CICADA will bring together pure and applied mathematicians, computer scientists, control theory engineers and even biologists, to work on this difficult but academically interesting and vital area.

The functionality of many biological systems involves the interaction of discrete and continuous processes.

Discrete state changes in the brain and cells are triggered by continuous changes in chemical concentrations. In biological systems there are generally many of these processes interacting in large complex science networks and these are hard to analyse using mathematical or computer science approaches that currently exist.

CICADA aims to attract internationally renowned scientists and create a focus for research activity and training for the next generation.

A feature of the Centre will be its operating model. It will focus on fostering a strong interaction between industry - where many of the hard problems are brought into sharpest focus - and academia, which has a wide range of new mathematical and computational techniques that can be applied.

The Centre will involve researchers and academics from the schools of Computer Science, Mathematics, Electrical and Electronic Engineering and The Faculty of Life Sciences.

Jon Keighren | alfa
Further information:
http://www.ls.manchester.ac.uk

More articles from Interdisciplinary Research:

nachricht Coastal wetlands excel at storing carbon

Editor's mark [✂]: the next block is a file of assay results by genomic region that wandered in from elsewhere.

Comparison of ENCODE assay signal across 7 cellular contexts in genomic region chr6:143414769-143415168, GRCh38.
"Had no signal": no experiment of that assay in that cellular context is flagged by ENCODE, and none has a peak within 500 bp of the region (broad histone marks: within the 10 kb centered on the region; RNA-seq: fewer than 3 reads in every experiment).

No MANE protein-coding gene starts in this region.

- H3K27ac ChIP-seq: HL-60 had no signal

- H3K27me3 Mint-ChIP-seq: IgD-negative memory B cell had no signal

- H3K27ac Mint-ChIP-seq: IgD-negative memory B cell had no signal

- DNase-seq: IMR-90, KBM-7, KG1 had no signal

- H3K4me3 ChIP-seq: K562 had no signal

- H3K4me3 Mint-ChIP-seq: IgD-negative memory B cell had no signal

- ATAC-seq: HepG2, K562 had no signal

01.02.2017 | University of Maryland

nachricht The Attraction Effect: how our Brains Can Be Influenced
30.01.2017 | Universität Basel

All articles from Interdisciplinary Research >>>

The most recent press releases about innovation >>>

Die letzten 5 Focus-News des innovations-reports im Überblick:

Im Focus: Breakthrough with a chain of gold atoms

In the field of nanoscience, an international team of physicists with participants from Konstanz has achieved a breakthrough in understanding heat transport

In the field of nanoscience, an international team of physicists with participants from Konstanz has achieved a breakthrough in understanding heat transport

Im Focus: DNA repair: a new letter in the cell alphabet

Results reveal how discoveries may be hidden in scientific “blind spots”

Cells need to repair damaged DNA in our genes to prevent the development of cancer and other diseases. Our cells therefore activate and send “repair-proteins”...

Im Focus: Dresdner scientists print tomorrow’s world